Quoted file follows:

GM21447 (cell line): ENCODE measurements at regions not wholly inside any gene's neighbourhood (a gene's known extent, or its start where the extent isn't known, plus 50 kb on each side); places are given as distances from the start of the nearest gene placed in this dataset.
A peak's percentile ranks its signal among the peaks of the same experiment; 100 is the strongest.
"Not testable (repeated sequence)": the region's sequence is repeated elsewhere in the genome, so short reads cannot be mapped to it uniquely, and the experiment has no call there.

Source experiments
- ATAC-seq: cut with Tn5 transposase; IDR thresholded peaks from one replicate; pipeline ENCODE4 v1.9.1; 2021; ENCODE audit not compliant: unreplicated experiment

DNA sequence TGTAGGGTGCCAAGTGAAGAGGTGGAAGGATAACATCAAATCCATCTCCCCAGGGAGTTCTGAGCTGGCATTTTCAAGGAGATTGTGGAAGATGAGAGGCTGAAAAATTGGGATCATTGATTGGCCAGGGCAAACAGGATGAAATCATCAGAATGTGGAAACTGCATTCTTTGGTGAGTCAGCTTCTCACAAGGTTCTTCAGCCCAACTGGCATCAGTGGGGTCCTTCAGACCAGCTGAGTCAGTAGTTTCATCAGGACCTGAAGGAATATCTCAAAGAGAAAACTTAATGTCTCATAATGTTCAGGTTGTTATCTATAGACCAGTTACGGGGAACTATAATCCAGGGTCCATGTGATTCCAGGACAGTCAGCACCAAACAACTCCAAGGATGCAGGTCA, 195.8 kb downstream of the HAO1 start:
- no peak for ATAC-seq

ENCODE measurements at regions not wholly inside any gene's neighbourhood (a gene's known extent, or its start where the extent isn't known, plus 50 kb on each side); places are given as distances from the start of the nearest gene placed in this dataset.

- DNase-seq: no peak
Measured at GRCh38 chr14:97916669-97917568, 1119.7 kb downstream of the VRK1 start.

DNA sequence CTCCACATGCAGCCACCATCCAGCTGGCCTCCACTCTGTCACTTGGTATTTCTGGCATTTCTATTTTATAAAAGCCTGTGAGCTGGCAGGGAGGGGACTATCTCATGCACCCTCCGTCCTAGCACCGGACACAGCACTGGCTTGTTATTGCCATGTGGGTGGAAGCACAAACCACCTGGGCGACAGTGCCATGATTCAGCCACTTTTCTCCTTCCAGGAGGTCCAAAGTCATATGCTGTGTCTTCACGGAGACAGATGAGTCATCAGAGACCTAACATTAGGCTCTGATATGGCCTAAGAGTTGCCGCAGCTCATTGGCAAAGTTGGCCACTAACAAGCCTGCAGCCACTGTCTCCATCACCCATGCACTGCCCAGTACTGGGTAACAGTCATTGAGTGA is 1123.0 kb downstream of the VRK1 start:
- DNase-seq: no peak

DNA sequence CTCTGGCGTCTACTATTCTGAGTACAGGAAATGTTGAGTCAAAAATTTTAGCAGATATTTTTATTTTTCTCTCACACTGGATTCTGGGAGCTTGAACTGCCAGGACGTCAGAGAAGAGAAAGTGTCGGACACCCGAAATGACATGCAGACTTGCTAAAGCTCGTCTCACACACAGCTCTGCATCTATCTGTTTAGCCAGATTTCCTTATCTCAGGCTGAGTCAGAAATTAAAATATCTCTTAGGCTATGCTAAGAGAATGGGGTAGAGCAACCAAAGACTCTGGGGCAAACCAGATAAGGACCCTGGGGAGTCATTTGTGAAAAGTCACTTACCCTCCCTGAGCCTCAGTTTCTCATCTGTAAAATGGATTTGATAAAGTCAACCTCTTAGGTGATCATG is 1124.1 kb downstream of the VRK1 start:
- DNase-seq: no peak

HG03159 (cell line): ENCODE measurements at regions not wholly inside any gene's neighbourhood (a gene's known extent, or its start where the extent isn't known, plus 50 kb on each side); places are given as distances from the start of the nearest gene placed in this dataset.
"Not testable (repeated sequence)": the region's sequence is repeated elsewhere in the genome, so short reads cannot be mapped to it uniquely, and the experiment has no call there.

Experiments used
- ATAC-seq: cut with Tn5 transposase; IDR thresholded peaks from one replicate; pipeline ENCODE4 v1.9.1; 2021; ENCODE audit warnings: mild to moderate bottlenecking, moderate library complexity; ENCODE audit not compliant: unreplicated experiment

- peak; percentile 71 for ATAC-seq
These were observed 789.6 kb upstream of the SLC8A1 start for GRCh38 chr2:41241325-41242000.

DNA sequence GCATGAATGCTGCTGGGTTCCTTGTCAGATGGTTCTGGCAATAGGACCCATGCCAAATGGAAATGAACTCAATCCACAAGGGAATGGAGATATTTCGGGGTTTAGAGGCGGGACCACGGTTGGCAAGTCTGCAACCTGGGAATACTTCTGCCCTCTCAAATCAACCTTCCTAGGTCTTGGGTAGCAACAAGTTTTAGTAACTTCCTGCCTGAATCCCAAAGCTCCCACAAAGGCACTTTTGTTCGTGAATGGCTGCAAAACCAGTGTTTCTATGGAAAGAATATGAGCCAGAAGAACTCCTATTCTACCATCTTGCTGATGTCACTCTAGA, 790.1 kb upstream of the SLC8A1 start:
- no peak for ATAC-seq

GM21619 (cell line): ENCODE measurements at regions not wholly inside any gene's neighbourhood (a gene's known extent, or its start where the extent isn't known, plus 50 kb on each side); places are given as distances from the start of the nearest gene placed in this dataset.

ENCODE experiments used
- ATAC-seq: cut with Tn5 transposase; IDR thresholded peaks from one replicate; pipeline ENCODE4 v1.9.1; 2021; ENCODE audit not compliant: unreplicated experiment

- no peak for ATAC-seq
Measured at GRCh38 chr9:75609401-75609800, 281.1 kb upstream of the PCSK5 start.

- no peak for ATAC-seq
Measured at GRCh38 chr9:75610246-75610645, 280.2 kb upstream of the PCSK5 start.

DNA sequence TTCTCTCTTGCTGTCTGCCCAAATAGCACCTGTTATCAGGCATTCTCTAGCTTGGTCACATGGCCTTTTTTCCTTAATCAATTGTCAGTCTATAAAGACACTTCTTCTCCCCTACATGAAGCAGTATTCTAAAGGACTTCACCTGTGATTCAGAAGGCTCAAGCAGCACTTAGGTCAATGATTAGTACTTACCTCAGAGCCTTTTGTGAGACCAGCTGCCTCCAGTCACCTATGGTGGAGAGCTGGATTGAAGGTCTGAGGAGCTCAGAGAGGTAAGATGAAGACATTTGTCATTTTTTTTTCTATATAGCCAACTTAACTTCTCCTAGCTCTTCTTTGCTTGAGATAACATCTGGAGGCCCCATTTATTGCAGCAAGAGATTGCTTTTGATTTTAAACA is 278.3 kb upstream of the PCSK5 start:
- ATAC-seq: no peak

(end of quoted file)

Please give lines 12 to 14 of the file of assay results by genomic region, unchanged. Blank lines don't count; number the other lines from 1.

- DNase-seq: no peak

DNA sequence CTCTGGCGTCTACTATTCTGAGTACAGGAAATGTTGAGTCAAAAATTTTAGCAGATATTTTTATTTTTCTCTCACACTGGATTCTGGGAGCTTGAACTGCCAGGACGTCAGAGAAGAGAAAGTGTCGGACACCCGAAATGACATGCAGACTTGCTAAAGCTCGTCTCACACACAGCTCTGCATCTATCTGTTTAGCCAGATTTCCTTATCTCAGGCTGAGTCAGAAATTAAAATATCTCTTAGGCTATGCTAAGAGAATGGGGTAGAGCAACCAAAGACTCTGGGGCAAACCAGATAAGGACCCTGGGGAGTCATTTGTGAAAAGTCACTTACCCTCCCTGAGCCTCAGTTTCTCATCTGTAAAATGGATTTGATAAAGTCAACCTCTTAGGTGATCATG is 1124.1 kb downstream of the VRK1 start:
- DNase-seq: no peak